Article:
As a practical matter, we are in for very difficult times during Obama’s second term. Obamacare is now here to stay; so, no matter who you are or how you pay your medical bills, federal bureaucrats will direct your physicians in their treatment of you, and they will see your medical records. As well, Obama is committed to raising the debt of the federal government to $20 trillion. So, if the Republican-controlled House of Representatives goes along with this, as it did during Obama’s first term, the cost will be close to $1 trillion in interest payments every year. As well, everyone’s taxes will go up on New Year’s Day, as the Bush-era tax cuts will expire then. The progressive vision of a populace dependent on a central government and a European-style welfare state is now at hand.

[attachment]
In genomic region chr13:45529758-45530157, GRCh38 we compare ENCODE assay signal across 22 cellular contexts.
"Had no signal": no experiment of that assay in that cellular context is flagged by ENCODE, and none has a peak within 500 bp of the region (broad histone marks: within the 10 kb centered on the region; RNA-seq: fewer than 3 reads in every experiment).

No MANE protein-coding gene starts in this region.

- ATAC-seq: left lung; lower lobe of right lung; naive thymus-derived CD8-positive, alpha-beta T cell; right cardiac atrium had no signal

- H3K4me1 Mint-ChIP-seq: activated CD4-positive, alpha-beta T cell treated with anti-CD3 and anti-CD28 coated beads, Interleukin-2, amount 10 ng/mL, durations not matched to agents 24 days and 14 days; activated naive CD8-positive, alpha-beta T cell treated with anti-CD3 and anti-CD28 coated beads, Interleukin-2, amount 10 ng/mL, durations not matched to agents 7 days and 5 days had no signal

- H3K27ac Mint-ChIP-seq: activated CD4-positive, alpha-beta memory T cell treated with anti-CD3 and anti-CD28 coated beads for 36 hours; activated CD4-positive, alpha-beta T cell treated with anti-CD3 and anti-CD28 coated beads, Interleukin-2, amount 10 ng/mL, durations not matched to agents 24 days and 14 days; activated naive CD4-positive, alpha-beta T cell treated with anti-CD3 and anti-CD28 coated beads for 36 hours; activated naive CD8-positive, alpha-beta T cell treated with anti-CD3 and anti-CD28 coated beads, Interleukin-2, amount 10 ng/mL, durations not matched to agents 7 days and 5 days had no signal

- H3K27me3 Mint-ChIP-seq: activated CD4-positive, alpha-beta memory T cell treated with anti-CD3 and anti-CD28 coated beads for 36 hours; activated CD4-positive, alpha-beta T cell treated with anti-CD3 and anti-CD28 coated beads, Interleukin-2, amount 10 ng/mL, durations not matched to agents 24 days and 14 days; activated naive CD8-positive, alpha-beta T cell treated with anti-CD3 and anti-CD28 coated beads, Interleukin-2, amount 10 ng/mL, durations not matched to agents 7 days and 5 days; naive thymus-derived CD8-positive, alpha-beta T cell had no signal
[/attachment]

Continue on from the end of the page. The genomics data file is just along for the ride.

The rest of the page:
Though I argued during the campaign that this election was a Hobson’s choice between big government and bigger government, and that regrettably it addressed how much private wealth the feds should seize and redistribute and how much private behavior they should regulate, rather than whether the Constitution permits them to do so, and though I have argued that we have really one political party whose two branches mirror each other’s wishes for war and power, it is unsettling to find Obama back in the White House for another four years. That sinking feeling comes from the knowledge that he is free from the need to keep an eye on the electorate, and from the terrible thought that he may be the authoritarian we have all known and feared would visit us one day and crush our personal freedoms.
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